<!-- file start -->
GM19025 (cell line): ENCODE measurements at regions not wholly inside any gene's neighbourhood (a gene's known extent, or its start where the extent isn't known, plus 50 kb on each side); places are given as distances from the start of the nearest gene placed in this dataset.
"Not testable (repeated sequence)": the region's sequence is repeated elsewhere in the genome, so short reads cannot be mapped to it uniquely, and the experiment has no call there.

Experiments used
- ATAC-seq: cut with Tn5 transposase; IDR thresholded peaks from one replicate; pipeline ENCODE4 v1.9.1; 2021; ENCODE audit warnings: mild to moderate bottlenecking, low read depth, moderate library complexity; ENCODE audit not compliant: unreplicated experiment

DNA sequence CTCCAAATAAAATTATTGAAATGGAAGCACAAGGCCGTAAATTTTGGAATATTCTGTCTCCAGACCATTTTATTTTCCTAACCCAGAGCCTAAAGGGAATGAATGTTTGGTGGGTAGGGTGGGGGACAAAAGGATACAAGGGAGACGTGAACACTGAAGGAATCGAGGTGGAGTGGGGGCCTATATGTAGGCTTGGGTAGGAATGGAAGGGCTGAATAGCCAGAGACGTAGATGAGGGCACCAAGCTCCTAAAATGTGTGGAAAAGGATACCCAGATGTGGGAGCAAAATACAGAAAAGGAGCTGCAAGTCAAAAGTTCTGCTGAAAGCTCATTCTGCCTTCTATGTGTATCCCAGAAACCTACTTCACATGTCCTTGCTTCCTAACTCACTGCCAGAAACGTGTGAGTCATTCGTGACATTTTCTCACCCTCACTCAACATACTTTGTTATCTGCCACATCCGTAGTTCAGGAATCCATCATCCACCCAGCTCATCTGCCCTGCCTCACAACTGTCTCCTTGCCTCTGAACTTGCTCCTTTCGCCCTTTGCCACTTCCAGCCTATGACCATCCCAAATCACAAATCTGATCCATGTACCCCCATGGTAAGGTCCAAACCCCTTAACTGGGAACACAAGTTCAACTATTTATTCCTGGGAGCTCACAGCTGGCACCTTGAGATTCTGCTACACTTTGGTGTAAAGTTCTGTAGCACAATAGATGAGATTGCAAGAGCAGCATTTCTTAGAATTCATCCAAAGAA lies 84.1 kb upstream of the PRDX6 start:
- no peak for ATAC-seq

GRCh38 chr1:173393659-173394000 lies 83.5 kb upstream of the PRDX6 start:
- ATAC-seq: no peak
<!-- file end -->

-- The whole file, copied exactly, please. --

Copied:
GM19025 (cell line): ENCODE measurements at regions not wholly inside any gene's neighbourhood (a gene's known extent, or its start where the extent isn't known, plus 50 kb on each side); places are given as distances from the start of the nearest gene placed in this dataset.
"Not testable (repeated sequence)": the region's sequence is repeated elsewhere in the genome, so short reads cannot be mapped to it uniquely, and the experiment has no call there.

Experiments used
- ATAC-seq: cut with Tn5 transposase; IDR thresholded peaks from one replicate; pipeline ENCODE4 v1.9.1; 2021; ENCODE audit warnings: mild to moderate bottlenecking, low read depth, moderate library complexity; ENCODE audit not compliant: unreplicated experiment

DNA sequence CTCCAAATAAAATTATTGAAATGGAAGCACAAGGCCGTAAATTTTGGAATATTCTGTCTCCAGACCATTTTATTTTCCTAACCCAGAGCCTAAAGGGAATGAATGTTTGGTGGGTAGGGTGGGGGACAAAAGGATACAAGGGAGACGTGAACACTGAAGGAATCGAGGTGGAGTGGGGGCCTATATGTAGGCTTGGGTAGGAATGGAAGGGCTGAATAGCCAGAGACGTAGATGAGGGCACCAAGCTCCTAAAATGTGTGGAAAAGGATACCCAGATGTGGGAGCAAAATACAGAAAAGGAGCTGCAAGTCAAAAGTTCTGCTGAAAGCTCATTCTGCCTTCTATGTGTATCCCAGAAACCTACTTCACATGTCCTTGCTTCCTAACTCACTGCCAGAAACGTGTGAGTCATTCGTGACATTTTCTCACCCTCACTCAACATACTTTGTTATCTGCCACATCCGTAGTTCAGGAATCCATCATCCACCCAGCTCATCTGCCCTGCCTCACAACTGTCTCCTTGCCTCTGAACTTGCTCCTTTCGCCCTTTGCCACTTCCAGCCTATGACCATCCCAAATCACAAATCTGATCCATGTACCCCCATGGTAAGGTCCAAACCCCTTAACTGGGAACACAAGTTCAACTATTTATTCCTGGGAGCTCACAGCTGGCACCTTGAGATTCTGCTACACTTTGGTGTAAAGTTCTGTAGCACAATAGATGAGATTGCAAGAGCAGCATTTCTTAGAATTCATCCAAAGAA lies 84.1 kb upstream of the PRDX6 start:
- no peak for ATAC-seq

GRCh38 chr1:173393659-173394000 lies 83.5 kb upstream of the PRDX6 start:
- ATAC-seq: no peak